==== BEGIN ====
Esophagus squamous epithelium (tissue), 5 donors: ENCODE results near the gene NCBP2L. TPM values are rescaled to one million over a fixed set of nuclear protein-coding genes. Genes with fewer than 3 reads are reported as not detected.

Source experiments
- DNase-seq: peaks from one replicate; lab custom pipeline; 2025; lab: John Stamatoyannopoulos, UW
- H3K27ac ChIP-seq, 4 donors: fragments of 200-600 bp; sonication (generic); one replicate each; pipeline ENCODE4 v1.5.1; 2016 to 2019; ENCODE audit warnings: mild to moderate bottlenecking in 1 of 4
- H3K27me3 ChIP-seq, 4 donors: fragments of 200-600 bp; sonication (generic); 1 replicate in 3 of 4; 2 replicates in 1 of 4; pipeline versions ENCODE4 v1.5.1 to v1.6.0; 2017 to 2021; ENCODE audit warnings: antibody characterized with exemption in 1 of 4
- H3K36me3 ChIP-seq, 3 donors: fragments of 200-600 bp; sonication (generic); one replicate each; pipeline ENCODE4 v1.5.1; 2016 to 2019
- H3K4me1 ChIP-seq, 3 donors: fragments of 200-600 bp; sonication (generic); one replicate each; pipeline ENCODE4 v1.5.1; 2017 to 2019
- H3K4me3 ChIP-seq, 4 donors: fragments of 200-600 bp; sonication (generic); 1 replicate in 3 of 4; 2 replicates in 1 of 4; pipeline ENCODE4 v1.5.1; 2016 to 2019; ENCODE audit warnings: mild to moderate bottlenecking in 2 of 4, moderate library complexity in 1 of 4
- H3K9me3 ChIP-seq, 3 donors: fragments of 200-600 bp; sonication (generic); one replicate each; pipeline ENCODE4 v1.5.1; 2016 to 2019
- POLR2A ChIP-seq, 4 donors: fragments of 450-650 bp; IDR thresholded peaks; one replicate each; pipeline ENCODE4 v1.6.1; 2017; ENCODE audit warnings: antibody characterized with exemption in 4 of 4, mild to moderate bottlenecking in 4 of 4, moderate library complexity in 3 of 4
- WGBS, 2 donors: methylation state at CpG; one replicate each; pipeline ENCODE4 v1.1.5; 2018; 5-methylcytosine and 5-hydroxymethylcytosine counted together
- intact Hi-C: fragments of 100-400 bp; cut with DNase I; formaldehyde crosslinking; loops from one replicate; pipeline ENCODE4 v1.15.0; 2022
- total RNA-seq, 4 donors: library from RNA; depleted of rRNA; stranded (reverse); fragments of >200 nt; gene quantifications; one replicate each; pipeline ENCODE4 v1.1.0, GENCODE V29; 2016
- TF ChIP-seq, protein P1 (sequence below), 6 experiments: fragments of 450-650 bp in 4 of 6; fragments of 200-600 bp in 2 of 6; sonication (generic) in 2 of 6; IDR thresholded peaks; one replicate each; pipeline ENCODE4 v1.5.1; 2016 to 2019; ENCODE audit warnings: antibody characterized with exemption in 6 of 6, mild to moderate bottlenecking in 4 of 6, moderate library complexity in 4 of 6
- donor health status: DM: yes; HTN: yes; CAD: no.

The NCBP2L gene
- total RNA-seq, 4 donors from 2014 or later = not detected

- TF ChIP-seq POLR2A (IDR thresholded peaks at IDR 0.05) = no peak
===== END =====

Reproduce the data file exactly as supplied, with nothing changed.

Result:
Esophagus squamous epithelium (tissue), 5 donors: ENCODE results near the gene NCBP2L. TPM values are rescaled to one million over a fixed set of nuclear protein-coding genes. Genes with fewer than 3 reads are reported as not detected.

Source experiments
- DNase-seq: peaks from one replicate; lab custom pipeline; 2025; lab: John Stamatoyannopoulos, UW
- H3K27ac ChIP-seq, 4 donors: fragments of 200-600 bp; sonication (generic); one replicate each; pipeline ENCODE4 v1.5.1; 2016 to 2019; ENCODE audit warnings: mild to moderate bottlenecking in 1 of 4
- H3K27me3 ChIP-seq, 4 donors: fragments of 200-600 bp; sonication (generic); 1 replicate in 3 of 4; 2 replicates in 1 of 4; pipeline versions ENCODE4 v1.5.1 to v1.6.0; 2017 to 2021; ENCODE audit warnings: antibody characterized with exemption in 1 of 4
- H3K36me3 ChIP-seq, 3 donors: fragments of 200-600 bp; sonication (generic); one replicate each; pipeline ENCODE4 v1.5.1; 2016 to 2019
- H3K4me1 ChIP-seq, 3 donors: fragments of 200-600 bp; sonication (generic); one replicate each; pipeline ENCODE4 v1.5.1; 2017 to 2019
- H3K4me3 ChIP-seq, 4 donors: fragments of 200-600 bp; sonication (generic); 1 replicate in 3 of 4; 2 replicates in 1 of 4; pipeline ENCODE4 v1.5.1; 2016 to 2019; ENCODE audit warnings: mild to moderate bottlenecking in 2 of 4, moderate library complexity in 1 of 4
- H3K9me3 ChIP-seq, 3 donors: fragments of 200-600 bp; sonication (generic); one replicate each; pipeline ENCODE4 v1.5.1; 2016 to 2019
- POLR2A ChIP-seq, 4 donors: fragments of 450-650 bp; IDR thresholded peaks; one replicate each; pipeline ENCODE4 v1.6.1; 2017; ENCODE audit warnings: antibody characterized with exemption in 4 of 4, mild to moderate bottlenecking in 4 of 4, moderate library complexity in 3 of 4
- WGBS, 2 donors: methylation state at CpG; one replicate each; pipeline ENCODE4 v1.1.5; 2018; 5-methylcytosine and 5-hydroxymethylcytosine counted together
- intact Hi-C: fragments of 100-400 bp; cut with DNase I; formaldehyde crosslinking; loops from one replicate; pipeline ENCODE4 v1.15.0; 2022
- total RNA-seq, 4 donors: library from RNA; depleted of rRNA; stranded (reverse); fragments of >200 nt; gene quantifications; one replicate each; pipeline ENCODE4 v1.1.0, GENCODE V29; 2016
- TF ChIP-seq, protein P1 (sequence below), 6 experiments: fragments of 450-650 bp in 4 of 6; fragments of 200-600 bp in 2 of 6; sonication (generic) in 2 of 6; IDR thresholded peaks; one replicate each; pipeline ENCODE4 v1.5.1; 2016 to 2019; ENCODE audit warnings: antibody characterized with exemption in 6 of 6, mild to moderate bottlenecking in 4 of 6, moderate library complexity in 4 of 6
- donor health status: DM: yes; HTN: yes; CAD: no.

The NCBP2L gene
- total RNA-seq, 4 donors from 2014 or later = not detected

- TF ChIP-seq POLR2A (IDR thresholded peaks at IDR 0.05) = no peak